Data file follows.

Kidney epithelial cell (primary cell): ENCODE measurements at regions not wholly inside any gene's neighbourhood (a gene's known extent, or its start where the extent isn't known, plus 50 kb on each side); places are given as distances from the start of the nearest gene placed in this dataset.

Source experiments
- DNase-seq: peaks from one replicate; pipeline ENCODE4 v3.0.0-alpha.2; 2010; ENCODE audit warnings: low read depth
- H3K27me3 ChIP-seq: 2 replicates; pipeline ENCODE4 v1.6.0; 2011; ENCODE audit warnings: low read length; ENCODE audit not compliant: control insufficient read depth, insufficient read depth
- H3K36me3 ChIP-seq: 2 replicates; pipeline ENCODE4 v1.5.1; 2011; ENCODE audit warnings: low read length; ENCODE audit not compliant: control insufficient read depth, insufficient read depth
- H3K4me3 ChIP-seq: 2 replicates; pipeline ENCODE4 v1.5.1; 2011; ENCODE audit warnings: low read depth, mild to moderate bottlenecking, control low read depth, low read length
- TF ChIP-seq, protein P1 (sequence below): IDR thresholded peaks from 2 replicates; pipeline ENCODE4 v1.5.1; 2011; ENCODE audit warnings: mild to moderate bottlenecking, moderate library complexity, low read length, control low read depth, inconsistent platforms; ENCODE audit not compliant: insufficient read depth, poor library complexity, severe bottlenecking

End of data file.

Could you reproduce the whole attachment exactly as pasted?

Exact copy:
Kidney epithelial cell (primary cell): ENCODE measurements at regions not wholly inside any gene's neighbourhood (a gene's known extent, or its start where the extent isn't known, plus 50 kb on each side); places are given as distances from the start of the nearest gene placed in this dataset.

Source experiments
- DNase-seq: peaks from one replicate; pipeline ENCODE4 v3.0.0-alpha.2; 2010; ENCODE audit warnings: low read depth
- H3K27me3 ChIP-seq: 2 replicates; pipeline ENCODE4 v1.6.0; 2011; ENCODE audit warnings: low read length; ENCODE audit not compliant: control insufficient read depth, insufficient read depth
- H3K36me3 ChIP-seq: 2 replicates; pipeline ENCODE4 v1.5.1; 2011; ENCODE audit warnings: low read length; ENCODE audit not compliant: control insufficient read depth, insufficient read depth
- H3K4me3 ChIP-seq: 2 replicates; pipeline ENCODE4 v1.5.1; 2011; ENCODE audit warnings: low read depth, mild to moderate bottlenecking, control low read depth, low read length
- TF ChIP-seq, protein P1 (sequence below): IDR thresholded peaks from 2 replicates; pipeline ENCODE4 v1.5.1; 2011; ENCODE audit warnings: mild to moderate bottlenecking, moderate library complexity, low read length, control low read depth, inconsistent platforms; ENCODE audit not compliant: insufficient read depth, poor library complexity, severe bottlenecking